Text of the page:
Banks, Ski Masks

  • Published
  • By Col. "Tip" Stinnette
  • 39th Air Base Wing Public Affairs
Perceptions are reality for the perceiver. I came across the following story the other day and it really underscores the point about perceptions. Salome was a 35-year-old man who lived with his mother in North Carolina. One day Salome drove to the bank to make a withdrawal from his account. It was the middle of winter, it was particularly cold out and he was driving an old beat up car without windows.

So Salome donned his ski mask for the drive. Salome pulled up to the drive-through and gave the teller his withdrawal form. The teller panicked, thinking he was a thief, and gave him $10,000. Salome had no clue what had happened and just drove off.

The bank called the police and they chased him all the way into the Blue Ridge Mountains where a scared Salome ended up driving off a cliff. His mother told police her son always wears a ski mask when it's cold outside.

Let's take a closer look at this one for a brief minute. On one hand, it was cold outside and on the other hand, ski masks and banks are generally a bad combination. Salome wore a ski mask without thinking about the potential branches and sequels involved with driving up to a teller and making a withdrawal.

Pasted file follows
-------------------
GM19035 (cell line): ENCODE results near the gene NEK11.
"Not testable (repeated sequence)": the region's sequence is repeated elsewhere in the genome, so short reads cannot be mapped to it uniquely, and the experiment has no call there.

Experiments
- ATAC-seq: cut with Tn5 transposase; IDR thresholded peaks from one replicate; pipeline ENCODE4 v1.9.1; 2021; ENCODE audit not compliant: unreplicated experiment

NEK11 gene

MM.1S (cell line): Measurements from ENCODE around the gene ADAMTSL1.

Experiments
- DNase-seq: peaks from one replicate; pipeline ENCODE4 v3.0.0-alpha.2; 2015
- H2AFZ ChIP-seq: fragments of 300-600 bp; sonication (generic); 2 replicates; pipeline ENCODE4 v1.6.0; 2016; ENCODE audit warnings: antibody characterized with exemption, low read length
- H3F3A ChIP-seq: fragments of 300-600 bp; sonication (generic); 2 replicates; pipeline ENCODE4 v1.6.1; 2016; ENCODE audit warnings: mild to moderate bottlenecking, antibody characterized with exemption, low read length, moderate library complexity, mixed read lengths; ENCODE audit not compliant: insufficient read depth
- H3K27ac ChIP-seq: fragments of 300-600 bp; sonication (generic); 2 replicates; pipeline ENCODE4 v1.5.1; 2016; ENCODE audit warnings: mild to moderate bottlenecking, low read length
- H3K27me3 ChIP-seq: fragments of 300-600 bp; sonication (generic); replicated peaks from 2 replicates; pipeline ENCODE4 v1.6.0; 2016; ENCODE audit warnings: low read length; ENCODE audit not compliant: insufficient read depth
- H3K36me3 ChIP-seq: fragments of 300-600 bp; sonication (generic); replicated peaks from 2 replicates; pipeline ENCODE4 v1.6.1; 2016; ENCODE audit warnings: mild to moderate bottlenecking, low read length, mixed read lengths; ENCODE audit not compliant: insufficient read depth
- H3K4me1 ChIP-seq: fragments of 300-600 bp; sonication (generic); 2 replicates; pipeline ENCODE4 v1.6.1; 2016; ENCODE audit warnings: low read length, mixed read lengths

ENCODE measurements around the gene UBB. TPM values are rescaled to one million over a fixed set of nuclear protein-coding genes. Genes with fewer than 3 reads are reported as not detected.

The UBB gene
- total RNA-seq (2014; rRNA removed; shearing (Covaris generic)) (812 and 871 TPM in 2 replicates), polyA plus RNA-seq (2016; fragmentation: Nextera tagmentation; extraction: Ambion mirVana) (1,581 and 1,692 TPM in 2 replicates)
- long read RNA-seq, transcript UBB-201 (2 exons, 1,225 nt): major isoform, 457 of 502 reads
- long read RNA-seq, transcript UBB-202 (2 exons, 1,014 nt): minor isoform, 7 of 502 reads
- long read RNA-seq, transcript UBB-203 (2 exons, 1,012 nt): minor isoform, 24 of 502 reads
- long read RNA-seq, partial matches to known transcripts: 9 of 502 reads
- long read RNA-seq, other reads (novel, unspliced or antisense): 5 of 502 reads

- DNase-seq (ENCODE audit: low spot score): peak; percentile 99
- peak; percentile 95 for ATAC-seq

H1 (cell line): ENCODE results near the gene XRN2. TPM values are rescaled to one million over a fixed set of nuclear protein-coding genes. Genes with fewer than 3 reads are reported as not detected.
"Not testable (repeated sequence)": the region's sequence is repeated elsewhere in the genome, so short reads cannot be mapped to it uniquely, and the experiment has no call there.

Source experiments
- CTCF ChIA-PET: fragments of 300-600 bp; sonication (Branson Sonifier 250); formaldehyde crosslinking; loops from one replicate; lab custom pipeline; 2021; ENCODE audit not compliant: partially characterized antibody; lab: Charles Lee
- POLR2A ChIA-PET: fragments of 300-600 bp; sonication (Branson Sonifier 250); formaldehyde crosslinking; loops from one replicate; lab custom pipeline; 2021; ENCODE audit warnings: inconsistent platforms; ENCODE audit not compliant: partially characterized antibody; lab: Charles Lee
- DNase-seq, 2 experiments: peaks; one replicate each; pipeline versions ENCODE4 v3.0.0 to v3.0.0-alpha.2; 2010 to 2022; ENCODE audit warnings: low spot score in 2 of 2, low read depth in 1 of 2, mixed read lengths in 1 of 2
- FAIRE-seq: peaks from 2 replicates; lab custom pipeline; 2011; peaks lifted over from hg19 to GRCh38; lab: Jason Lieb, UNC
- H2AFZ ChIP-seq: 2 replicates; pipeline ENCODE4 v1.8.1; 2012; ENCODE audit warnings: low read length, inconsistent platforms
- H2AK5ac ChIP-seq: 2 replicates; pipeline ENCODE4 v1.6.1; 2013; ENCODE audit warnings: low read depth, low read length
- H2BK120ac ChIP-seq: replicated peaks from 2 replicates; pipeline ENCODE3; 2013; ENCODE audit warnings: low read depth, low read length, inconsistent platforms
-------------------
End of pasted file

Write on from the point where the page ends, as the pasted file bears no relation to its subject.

The teller saw the ski mask and perceived the worst. Neither Salome nor the teller sought to clarify the situation. Salome drove off a cliff. Two people saw the same exchange with two starkly different perceptions.

Now multiply two people by 2,500 people and throw in two different languages and cultures ... sound like anywhere you've been?

Communication comes in many forms and is shaped by perception. Effective communication is hard and the illusion of ineffective communication is that it has been received as it was intended. Effective communication not only transmits, but ensures the reception of the intended message. Effective communication often requires shaping the message from the perspective of the receiver.

Back to Salome and the teller ... the teller could have asked Salome why he was wearing a ski mask and Salome could have told the teller that it was really cold outside. Perceptions are reality for the perceiver and absent a clarifying exchange, perceptions will spread and become a reality for a community (a.k.a. the police response).

At the end of the day, don't go to the cashiers cage with a ski mask on. Work on clarifying the exchanges in order to ensure freedom's future.